Unperson: Because of certain events in his childhood, there are no records of his existence anywhere in the world. It's this trait which makes him good at his job, since it's much harder to track him down.
Wouldn't Hurt a Child: He has no qualms about working for an employer intending to kill millions of children, but objects to directly killing Alex and Sabina. Though this may be because Yassen worked with Alex's dad.
Disproportionate Retribution: He arranged the death of a journalist who objected to the violence in his video games, and later told Alex he planned to kill him before he found out he was a spy, on the basis that Alex had done too well at what was supposed to be an extremely difficult game.
Well-Intentioned Extremist: One way of looking at his ideals. He has animal testers, illegal whalers and landmine sellers killed, and launches a nuclear strike on several countries to stop productions of illegal drugs.
Death by Irony: He has a fear of heights, and ends up being knocked off a hot air balloon from a height of 100 metres. To add insult to injury, he gets knocked off by a fireball that Alex sets off by severing the balloon's propane burner. How did he do that? By cutting through it with a sword Nile had thrown at him.
Throwing Your Sword Always Works: When he kills a researcher, though Averted Trope when he later tries to kill Alex because he was crippled by his fear of heights. Though these are swords that are meant to be thrown, not normal swords.
Too Dumb to Live: Pulls a gun on Zeljan of all people and gets assassinated for his trouble.
Wrong Genre Savvy: He's Genre Savvy in the sense that he knows retiring from Scorpia just leads to early death. Unfortunately, he misinterprets a comment from Razim as a suggestion that they should kill him, and ends up giving them reason to. Probably what Razim had intended, of course.
Colony Drop: He plans on blowing up Ark Angel and having it collide with Washington D.C., destroying the Pentagon's evidence regarding his illegal activities.
Insurance Fraud: Ark Angel was going massively over budget, so Drevin also planned on destroying it to get the insurance.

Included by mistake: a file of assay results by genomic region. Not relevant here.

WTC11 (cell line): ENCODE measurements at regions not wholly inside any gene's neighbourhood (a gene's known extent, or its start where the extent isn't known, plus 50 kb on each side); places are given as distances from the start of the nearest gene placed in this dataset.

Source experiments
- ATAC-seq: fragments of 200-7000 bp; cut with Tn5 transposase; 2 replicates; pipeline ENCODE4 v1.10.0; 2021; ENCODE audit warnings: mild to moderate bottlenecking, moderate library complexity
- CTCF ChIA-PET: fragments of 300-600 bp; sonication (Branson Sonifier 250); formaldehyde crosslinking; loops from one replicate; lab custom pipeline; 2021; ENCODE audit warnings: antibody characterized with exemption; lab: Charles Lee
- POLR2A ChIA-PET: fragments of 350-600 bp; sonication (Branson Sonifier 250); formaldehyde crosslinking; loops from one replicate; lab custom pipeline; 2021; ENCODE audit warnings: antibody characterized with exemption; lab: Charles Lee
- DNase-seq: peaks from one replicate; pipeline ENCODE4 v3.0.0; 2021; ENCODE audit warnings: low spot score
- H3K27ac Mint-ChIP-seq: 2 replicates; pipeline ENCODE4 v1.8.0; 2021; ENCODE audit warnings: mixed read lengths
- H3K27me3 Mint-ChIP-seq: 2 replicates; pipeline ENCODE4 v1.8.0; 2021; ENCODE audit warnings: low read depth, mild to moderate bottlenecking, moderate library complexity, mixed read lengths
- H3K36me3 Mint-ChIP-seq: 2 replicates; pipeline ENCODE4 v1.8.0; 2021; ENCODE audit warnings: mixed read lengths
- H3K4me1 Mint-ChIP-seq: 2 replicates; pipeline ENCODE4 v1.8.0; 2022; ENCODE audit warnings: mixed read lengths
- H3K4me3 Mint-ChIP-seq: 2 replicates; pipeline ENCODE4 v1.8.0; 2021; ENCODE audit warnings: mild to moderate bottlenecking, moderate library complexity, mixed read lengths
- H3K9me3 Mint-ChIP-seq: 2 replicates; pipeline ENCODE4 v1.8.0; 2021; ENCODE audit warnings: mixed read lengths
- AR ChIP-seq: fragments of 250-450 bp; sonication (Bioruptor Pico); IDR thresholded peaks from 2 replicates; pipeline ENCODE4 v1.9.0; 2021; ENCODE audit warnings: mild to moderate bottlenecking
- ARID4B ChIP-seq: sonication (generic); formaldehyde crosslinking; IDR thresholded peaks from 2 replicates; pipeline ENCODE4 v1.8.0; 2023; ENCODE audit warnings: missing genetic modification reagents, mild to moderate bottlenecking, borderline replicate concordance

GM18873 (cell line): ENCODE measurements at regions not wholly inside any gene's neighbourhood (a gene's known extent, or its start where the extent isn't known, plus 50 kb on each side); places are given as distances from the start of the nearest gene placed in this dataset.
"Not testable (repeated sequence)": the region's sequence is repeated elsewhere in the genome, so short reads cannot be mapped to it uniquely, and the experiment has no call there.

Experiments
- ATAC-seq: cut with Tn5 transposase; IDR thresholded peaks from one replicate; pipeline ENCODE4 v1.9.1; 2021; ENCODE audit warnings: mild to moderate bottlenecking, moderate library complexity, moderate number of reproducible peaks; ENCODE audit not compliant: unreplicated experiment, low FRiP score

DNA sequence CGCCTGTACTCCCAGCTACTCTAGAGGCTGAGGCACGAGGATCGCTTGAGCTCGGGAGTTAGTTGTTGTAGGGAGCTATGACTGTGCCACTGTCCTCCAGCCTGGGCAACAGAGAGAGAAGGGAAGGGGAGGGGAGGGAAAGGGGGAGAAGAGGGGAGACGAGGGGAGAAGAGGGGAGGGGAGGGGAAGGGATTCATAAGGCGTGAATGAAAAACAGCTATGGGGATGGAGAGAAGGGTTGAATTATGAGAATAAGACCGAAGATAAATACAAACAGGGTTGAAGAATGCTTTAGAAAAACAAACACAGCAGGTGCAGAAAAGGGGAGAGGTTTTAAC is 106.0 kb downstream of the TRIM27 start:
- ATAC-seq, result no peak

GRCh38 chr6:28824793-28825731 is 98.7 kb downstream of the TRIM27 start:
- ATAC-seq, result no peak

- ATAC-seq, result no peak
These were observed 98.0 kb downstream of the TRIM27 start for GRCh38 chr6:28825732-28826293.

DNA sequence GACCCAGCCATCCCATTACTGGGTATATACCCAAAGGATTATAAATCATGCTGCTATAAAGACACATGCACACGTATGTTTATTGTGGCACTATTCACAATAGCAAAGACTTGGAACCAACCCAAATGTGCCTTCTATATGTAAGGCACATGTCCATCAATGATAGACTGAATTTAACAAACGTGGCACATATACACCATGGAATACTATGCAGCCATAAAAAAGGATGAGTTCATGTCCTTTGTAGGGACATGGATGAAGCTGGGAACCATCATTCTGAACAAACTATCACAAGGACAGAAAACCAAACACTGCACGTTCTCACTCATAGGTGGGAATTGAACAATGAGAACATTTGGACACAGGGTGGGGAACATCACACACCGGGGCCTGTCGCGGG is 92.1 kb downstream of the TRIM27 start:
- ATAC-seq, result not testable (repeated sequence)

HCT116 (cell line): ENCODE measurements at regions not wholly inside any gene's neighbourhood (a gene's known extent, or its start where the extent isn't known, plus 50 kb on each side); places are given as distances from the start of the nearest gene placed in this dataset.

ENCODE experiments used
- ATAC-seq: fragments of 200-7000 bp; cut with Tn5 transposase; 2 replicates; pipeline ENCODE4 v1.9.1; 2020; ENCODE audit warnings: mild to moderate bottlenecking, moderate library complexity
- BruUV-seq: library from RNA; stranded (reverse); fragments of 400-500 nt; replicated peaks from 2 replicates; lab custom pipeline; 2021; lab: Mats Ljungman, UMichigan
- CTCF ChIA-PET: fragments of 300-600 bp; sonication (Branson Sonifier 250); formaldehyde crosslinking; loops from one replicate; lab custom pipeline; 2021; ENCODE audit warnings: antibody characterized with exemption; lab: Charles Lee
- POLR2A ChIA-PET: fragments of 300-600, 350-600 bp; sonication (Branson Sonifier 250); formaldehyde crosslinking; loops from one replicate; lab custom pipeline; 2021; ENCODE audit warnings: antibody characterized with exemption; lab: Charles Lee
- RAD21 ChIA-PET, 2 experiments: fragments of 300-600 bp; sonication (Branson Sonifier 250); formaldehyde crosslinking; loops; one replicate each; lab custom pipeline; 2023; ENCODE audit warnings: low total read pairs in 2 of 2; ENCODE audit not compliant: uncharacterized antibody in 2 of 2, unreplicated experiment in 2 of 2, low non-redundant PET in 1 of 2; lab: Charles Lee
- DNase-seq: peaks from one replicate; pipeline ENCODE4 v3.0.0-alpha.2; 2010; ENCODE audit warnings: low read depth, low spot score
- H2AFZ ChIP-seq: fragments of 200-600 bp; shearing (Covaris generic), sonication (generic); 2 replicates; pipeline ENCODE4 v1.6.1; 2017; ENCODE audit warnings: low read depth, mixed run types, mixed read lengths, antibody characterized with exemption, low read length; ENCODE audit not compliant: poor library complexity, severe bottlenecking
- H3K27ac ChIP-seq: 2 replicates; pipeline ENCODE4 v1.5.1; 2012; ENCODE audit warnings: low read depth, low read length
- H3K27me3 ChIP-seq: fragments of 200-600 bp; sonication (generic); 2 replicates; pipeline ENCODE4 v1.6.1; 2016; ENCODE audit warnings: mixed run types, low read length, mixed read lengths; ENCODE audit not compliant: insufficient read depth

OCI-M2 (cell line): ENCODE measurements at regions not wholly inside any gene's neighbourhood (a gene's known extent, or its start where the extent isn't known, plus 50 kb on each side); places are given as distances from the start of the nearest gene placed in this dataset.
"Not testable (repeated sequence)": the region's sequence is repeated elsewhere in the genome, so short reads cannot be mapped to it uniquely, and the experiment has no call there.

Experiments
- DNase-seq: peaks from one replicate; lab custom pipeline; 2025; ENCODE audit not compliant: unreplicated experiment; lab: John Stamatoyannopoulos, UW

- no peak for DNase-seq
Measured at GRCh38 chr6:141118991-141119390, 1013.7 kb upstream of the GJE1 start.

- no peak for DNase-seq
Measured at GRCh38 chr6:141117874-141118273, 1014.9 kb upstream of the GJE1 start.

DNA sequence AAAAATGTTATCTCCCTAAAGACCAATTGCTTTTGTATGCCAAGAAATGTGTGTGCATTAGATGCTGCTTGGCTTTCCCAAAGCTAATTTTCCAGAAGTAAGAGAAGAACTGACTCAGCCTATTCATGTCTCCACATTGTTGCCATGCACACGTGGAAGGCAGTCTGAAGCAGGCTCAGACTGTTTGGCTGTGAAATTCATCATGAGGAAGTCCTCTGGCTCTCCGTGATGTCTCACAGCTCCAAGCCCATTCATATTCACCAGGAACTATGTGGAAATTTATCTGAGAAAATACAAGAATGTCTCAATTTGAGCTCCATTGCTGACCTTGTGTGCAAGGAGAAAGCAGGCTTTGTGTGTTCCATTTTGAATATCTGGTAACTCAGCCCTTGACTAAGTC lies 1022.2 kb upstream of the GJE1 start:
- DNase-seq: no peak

Faux Affably Evil: Tries to be polite but cracks of his true personality show over time.
Would Hurt a Child: He arranged for his own son to be kidnapped as a Force Three stunt, and even arranged for them to cut his finger off just so the threat would seem credible. He shoots him later, but that is an accident (he's aiming for Alex). Still doesn't change anything, though.
You Have Failed Me: After Stratford East's star striker, Adam Wright, misses a penalty against Chelsea, Drevin has him killed by Force Three.
Crazy-Prepared: He's fully aware that one of his fellow board members might be considering avoiding the usual punishment for retirement by gunning them down when Scorpia begins to hit rock bottom, so he has snipers placed on the root of the Scorpia riverboat to take them out. This is how Kroll dies.
Man Behind the Man: In Snakehead and Scorpia Rising, for Winston and Razim respectively. He comes up with plans, the other Scorpia executives carry them out.
Major Winston Yu
Affably Evil or Faux Affably Evil: At times he's legitimately both at once. Neither trope changes the fact that he's willing to destroy an entire island and devastate the Australian coast with a tidal wave, killing millions of people.
Big Bad Friend: He murders his best friend, to whose son he is godfather, along with his wife, to prove he's loyal to Scorpia. He goes on to more or less ensure his godson will be killed by telling Major Yu about ASIS' plot and removing the battery from the homing device MI6 gives him.
Co-Dragons: Him and Bill to Winston. Ash plays a much larger role, however.